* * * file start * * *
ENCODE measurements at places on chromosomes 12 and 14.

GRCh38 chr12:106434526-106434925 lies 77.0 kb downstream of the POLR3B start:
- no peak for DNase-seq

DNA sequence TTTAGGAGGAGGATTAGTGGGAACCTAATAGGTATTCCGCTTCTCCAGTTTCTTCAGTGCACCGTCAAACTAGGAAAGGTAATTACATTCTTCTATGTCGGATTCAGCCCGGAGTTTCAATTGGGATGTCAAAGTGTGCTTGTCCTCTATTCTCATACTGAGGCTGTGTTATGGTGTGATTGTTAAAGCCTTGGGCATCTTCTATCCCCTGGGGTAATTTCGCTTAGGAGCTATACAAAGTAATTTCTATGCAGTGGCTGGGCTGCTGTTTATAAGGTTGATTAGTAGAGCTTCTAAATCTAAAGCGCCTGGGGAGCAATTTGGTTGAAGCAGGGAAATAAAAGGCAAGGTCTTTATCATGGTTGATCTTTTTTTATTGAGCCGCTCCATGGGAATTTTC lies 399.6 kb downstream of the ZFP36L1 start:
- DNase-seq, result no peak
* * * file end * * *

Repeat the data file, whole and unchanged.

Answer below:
ENCODE measurements at places on chromosomes 12 and 14.

GRCh38 chr12:106434526-106434925 lies 77.0 kb downstream of the POLR3B start:
- no peak for DNase-seq

DNA sequence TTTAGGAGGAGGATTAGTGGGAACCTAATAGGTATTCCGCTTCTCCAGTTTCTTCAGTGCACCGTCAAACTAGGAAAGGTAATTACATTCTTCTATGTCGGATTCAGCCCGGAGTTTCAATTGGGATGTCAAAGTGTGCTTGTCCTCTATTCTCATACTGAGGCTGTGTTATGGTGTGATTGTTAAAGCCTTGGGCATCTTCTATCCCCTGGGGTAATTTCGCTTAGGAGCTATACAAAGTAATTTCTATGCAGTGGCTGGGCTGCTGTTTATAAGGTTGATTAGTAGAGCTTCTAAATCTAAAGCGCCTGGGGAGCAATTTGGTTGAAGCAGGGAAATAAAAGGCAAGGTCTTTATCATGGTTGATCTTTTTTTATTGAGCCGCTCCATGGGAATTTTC lies 399.6 kb downstream of the ZFP36L1 start:
- DNase-seq, result no peak